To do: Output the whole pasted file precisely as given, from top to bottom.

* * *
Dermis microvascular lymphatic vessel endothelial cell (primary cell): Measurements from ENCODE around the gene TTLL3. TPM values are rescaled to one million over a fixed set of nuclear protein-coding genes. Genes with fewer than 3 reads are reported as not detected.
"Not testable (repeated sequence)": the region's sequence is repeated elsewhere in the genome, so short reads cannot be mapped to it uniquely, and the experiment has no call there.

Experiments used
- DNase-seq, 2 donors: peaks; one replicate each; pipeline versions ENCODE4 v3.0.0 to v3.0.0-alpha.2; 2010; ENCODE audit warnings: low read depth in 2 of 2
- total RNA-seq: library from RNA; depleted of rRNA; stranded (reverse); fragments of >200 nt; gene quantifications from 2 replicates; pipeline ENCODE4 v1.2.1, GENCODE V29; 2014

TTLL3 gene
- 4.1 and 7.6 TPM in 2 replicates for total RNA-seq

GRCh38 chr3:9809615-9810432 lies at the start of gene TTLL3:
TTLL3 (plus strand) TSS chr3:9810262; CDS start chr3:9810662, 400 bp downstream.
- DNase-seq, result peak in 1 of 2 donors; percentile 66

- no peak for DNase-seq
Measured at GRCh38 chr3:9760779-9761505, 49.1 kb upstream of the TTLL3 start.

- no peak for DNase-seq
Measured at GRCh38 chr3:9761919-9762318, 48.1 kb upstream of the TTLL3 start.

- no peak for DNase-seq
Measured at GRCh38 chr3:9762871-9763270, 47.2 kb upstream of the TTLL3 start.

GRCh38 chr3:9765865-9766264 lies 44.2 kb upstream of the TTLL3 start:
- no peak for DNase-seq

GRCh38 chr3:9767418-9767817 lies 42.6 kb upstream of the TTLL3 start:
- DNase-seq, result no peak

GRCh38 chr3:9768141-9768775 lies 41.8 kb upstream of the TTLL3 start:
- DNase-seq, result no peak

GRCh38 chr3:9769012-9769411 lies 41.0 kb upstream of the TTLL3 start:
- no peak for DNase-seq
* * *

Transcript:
Dermis microvascular lymphatic vessel endothelial cell (primary cell): Measurements from ENCODE around the gene TTLL3. TPM values are rescaled to one million over a fixed set of nuclear protein-coding genes. Genes with fewer than 3 reads are reported as not detected.
"Not testable (repeated sequence)": the region's sequence is repeated elsewhere in the genome, so short reads cannot be mapped to it uniquely, and the experiment has no call there.

Experiments used
- DNase-seq, 2 donors: peaks; one replicate each; pipeline versions ENCODE4 v3.0.0 to v3.0.0-alpha.2; 2010; ENCODE audit warnings: low read depth in 2 of 2
- total RNA-seq: library from RNA; depleted of rRNA; stranded (reverse); fragments of >200 nt; gene quantifications from 2 replicates; pipeline ENCODE4 v1.2.1, GENCODE V29; 2014

TTLL3 gene
- 4.1 and 7.6 TPM in 2 replicates for total RNA-seq

GRCh38 chr3:9809615-9810432 lies at the start of gene TTLL3:
TTLL3 (plus strand) TSS chr3:9810262; CDS start chr3:9810662, 400 bp downstream.
- DNase-seq, result peak in 1 of 2 donors; percentile 66

- no peak for DNase-seq
Measured at GRCh38 chr3:9760779-9761505, 49.1 kb upstream of the TTLL3 start.

- no peak for DNase-seq
Measured at GRCh38 chr3:9761919-9762318, 48.1 kb upstream of the TTLL3 start.

- no peak for DNase-seq
Measured at GRCh38 chr3:9762871-9763270, 47.2 kb upstream of the TTLL3 start.

GRCh38 chr3:9765865-9766264 lies 44.2 kb upstream of the TTLL3 start:
- no peak for DNase-seq

GRCh38 chr3:9767418-9767817 lies 42.6 kb upstream of the TTLL3 start:
- DNase-seq, result no peak

GRCh38 chr3:9768141-9768775 lies 41.8 kb upstream of the TTLL3 start:
- DNase-seq, result no peak

GRCh38 chr3:9769012-9769411 lies 41.0 kb upstream of the TTLL3 start:
- no peak for DNase-seq